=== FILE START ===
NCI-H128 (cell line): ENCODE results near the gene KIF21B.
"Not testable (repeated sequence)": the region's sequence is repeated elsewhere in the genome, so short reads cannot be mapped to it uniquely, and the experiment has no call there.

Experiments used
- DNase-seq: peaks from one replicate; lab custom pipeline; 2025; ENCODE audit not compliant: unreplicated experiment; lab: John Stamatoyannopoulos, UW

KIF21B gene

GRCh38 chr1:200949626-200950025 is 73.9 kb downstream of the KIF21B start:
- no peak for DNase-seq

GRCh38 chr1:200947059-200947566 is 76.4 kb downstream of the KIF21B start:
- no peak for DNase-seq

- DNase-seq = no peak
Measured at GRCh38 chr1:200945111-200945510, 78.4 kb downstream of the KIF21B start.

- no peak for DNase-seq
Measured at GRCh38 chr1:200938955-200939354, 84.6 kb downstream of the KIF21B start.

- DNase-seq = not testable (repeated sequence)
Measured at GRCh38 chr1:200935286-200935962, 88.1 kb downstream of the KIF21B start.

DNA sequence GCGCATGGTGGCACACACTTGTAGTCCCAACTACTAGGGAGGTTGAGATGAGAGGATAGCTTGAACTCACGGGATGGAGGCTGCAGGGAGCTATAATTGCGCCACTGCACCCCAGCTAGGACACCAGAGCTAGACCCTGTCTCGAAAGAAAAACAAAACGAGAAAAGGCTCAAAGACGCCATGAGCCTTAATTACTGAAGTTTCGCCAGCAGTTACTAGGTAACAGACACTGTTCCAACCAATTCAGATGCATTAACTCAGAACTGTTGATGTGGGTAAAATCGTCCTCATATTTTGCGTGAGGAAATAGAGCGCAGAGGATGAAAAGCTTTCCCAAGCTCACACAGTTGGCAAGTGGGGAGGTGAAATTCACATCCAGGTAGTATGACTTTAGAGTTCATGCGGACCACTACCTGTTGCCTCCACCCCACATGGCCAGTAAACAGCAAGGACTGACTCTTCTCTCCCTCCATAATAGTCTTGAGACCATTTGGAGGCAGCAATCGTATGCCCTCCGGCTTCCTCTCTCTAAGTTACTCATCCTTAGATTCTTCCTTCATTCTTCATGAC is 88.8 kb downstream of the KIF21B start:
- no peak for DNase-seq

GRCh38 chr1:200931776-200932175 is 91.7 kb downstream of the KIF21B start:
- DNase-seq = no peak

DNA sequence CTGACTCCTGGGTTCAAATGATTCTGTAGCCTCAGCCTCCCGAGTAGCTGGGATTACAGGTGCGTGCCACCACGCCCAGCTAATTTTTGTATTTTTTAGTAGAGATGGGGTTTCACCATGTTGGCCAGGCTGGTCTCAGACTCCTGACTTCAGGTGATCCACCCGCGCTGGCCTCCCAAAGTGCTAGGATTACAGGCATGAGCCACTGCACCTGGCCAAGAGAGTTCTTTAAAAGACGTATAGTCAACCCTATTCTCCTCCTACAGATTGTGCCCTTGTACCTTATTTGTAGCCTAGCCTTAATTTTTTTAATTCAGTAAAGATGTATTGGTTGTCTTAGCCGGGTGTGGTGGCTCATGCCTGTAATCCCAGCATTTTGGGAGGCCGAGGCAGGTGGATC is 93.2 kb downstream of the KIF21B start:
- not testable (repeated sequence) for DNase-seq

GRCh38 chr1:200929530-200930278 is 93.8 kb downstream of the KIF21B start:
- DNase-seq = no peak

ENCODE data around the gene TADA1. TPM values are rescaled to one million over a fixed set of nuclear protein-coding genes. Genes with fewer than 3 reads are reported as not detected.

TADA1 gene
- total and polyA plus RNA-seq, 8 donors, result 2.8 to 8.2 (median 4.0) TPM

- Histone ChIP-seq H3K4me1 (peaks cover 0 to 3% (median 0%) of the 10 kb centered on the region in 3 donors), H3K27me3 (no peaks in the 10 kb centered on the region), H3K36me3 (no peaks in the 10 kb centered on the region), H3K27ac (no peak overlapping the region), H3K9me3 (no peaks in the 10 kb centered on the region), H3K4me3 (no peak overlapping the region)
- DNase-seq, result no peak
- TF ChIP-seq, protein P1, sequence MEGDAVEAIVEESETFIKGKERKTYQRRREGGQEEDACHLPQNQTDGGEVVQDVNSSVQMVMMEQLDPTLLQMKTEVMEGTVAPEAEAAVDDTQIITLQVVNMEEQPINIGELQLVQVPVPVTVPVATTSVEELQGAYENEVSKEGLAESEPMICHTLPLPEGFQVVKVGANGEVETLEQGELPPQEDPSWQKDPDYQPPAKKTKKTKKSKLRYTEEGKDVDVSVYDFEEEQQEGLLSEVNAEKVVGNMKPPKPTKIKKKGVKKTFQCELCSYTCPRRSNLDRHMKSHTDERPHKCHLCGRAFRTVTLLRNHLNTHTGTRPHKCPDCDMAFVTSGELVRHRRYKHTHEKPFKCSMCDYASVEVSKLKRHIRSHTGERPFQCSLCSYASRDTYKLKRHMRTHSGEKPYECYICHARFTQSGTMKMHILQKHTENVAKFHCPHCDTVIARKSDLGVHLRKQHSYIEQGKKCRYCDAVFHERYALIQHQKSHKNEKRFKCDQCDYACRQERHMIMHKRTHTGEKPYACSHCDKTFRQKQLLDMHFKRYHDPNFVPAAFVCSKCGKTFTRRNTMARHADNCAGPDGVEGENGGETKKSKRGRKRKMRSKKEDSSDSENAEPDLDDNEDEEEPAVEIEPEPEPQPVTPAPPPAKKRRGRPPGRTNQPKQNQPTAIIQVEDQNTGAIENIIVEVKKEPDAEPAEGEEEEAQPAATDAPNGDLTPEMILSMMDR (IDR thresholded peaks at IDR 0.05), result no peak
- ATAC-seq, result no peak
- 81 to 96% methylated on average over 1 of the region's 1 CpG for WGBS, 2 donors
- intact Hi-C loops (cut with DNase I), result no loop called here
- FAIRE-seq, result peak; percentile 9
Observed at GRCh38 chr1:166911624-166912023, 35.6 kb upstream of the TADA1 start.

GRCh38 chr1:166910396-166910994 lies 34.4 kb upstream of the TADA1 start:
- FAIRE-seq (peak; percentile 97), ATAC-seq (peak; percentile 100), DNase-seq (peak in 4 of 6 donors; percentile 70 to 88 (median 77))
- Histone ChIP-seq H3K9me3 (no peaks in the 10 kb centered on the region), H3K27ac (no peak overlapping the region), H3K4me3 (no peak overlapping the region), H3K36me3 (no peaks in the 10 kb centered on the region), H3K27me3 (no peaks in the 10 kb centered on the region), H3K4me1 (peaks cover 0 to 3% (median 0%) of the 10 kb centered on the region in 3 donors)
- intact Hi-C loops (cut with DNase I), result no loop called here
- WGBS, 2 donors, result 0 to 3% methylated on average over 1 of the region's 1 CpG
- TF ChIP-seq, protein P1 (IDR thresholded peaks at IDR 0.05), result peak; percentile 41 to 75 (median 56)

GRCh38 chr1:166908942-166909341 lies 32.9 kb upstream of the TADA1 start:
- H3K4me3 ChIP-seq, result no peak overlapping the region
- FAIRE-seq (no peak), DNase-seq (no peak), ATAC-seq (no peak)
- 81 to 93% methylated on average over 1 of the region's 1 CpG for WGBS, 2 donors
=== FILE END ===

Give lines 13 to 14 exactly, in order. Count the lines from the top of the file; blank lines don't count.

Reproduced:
Measured at GRCh38 chr1:200938955-200939354, 84.6 kb downstream of the KIF21B start.

- DNase-seq = not testable (repeated sequence)